Students remember where they were on Sept. 11

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Picture from September11-Pictures.com – Students recall where they were when terrorists attacked the United States 13 years ago on Sept. 11.

The collapsing Twin Towers were almost indicative of the United States’ spirits on Sept. 11, 2001, the day terrorists struck the nation.

At least it was that Tuesday morning.

13 years later, the details are apparent; 19 men hijacked four airliners and plummeted straight for New York, striking the Twin Towers and the Pentagon; all for the work of Al Qaeda, led by Osama Bin Laden.

But those details were not obvious 13 years ago. It was an unforeseen attack, one that left more questions than answers; and it’s for that reason that almost everyone remembers where they were on Sept. 11.

Students on campus are no exception.

“Almost like a movie,” is what a sample of the student population had to say regarding their own individual experiences that morning.

Jordan Delcarnen, a business administration major, said, “I was young, but I remember I saw it on the news – live. I saw it live when the plane crashed into the building; it was horrible.”

 

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Business Administration major Jordan Delcarnen recalls the precise moment he saw the second plane crash into the World Trade Center on Sept. 11. “Words just can’t describe how bad it was.” Photo credit: Kristopher Carrasco

 

He added, “I just saw a bunch of fire and explosions; and then I just see the whole building crashing down; people jumping out the buildings and they were falling. It was a horrible, horrible experience.”

Pearce Cordray, a civil engineering major, highlighted the aspect that, for some, it was the first, true historic experience; reading and hearing about history is one thing, but being a part of it proved to be both traumatic and interesting, he noted.

And then there are those who are not only a part of it, but directly involved with it as well.

Michelle Peters is a teacher, serving as the role of goodwill for the Culinary Arts Department. She remembers going to church, where she encountered someone who was directly affected by the attacks.

“We were in a circle, and we were just praying. And one lady, when it got to her, she prayed because her son and daughter were killed. And we would never have known if we were never in that prayer circle.”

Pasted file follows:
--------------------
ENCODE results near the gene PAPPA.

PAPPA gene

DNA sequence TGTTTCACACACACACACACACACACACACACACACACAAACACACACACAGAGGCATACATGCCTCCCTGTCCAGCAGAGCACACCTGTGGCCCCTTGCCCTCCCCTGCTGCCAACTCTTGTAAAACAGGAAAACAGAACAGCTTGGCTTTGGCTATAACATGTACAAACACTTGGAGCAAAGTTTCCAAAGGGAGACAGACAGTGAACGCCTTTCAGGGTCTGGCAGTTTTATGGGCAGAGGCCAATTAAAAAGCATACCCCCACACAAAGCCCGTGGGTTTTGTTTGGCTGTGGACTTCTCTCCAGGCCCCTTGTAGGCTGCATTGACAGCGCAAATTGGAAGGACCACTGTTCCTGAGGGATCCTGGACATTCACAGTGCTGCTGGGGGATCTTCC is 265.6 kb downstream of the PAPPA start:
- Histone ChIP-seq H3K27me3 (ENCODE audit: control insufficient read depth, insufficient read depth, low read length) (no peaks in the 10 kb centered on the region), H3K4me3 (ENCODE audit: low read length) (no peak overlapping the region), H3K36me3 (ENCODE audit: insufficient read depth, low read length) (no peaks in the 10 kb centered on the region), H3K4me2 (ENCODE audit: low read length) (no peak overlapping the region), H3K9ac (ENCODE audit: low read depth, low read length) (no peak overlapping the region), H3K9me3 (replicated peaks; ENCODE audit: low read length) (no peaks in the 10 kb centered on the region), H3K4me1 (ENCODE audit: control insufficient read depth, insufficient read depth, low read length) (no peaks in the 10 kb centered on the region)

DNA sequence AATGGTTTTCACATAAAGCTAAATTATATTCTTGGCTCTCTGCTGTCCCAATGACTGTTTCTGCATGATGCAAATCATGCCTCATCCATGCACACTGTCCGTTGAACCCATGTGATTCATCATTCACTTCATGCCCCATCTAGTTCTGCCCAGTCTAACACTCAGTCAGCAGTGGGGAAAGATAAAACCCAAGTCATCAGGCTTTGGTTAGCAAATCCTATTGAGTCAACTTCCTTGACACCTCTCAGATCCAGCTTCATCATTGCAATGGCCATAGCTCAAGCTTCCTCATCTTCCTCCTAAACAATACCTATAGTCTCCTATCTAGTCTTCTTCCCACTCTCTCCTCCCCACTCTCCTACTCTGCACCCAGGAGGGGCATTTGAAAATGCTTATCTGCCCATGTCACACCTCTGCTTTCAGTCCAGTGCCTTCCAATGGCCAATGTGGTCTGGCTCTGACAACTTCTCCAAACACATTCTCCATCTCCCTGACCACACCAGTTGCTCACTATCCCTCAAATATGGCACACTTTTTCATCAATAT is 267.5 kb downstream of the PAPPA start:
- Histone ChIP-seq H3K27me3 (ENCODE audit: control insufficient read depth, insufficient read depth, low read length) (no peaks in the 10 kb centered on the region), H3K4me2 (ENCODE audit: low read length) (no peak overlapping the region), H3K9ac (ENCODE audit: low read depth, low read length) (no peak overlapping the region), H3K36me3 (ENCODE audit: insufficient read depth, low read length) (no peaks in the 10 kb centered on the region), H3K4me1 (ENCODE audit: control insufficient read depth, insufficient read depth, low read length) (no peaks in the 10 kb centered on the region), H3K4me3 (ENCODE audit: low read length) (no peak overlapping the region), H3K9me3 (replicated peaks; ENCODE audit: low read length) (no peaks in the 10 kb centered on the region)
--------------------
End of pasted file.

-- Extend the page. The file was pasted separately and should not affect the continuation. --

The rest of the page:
Endele Wilson, an auto-tech and music major, couldn’t believe it himself when he heard the news.

He said, “I walked into the room, and my best friend, she was laying there, staring at the T.V.; and nothing ever gets her attention; she’s always on the go, always moving; and she’s just sitting there with her mouth open. I asked her what happened and she goes ‘I don’t know if this is real.’

“Well, it’s like nine in the morning and there’s news on every channel, so it’s probably real; that kind of makes no sense for it to be some big joke. ‘Well, it’s like Batman; Batman is happening in real life; these airplanes drove straight into the World Trade Center.’ I was like ‘No they didn’t.’ And she’s like ‘Look.’ And I just sat there for hours, tripping out. When I found out the details later, it was even more bothersome.”

What gets to Wilson are the conspiracy theories.

 

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“There’s a Fishbone song called ‘Party at Ground Zero.’ That’s 20 years old, at least. This was said in a song 20 years ago … It completely talked about in a song that it happened. There’s also a part in the Bible that mentions that two towers will be brought down; so those things made it even more crazier for me,” Endele Wilson, an auto-tech and music major, said. Photo Credit: Kristopher Carrasco

 

He added, “I’m not really into those theories, but I do think there is something more than what is talked about.”

 

Fishbone’s “Party at Ground Zero.”

 

What resonates with Cordary, too, are the lives lost. Not from the plane crashes, but in the wreckage and the immediate aftermath of the event. He remembers those who saved lives at a cost of their own.

 

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“Overall, to see the sacrifice that has been given, like all the people that went in there knowing that they were going to die; that’s heroism in all aspects of nature,” Civil Engineering major Pearce Cordray said about those who lost their lives to save innocent civilians. Photo Credit: Kristopher Carrasco

 

He said, “They knew they were going in there to die. And they still went in there to help everyone and save as many people possible; that really defines my definition of a hero.”

 

Note: Michelle Peters refused to have her picture taken.